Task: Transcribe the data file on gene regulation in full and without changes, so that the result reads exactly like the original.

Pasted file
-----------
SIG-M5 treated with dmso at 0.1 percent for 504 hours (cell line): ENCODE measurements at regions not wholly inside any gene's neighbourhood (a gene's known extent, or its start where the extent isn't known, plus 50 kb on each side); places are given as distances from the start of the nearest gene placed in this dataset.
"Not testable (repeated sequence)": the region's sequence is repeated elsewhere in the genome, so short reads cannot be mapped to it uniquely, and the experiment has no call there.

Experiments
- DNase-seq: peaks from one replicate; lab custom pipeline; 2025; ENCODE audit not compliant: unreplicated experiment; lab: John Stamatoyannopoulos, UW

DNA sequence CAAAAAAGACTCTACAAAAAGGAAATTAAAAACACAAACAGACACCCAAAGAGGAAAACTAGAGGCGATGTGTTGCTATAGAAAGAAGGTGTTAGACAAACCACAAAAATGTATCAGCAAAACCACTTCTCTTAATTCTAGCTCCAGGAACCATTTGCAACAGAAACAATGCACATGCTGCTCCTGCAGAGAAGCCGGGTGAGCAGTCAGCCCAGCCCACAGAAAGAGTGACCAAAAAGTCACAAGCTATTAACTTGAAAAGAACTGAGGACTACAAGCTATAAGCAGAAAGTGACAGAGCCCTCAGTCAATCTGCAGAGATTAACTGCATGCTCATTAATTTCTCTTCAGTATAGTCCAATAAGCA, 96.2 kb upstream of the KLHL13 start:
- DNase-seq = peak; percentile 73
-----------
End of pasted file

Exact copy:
SIG-M5 treated with dmso at 0.1 percent for 504 hours (cell line): ENCODE measurements at regions not wholly inside any gene's neighbourhood (a gene's known extent, or its start where the extent isn't known, plus 50 kb on each side); places are given as distances from the start of the nearest gene placed in this dataset.
"Not testable (repeated sequence)": the region's sequence is repeated elsewhere in the genome, so short reads cannot be mapped to it uniquely, and the experiment has no call there.

Experiments
- DNase-seq: peaks from one replicate; lab custom pipeline; 2025; ENCODE audit not compliant: unreplicated experiment; lab: John Stamatoyannopoulos, UW

DNA sequence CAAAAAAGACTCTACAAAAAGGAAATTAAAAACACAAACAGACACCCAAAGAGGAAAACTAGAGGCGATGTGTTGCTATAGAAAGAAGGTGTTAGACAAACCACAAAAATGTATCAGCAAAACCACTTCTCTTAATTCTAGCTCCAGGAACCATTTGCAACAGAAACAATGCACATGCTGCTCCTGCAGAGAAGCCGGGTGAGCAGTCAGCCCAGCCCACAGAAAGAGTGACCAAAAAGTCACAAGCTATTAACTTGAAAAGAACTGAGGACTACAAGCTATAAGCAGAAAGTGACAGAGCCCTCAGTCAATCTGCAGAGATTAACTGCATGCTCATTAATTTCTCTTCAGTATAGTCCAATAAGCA, 96.2 kb upstream of the KLHL13 start:
- DNase-seq = peak; percentile 73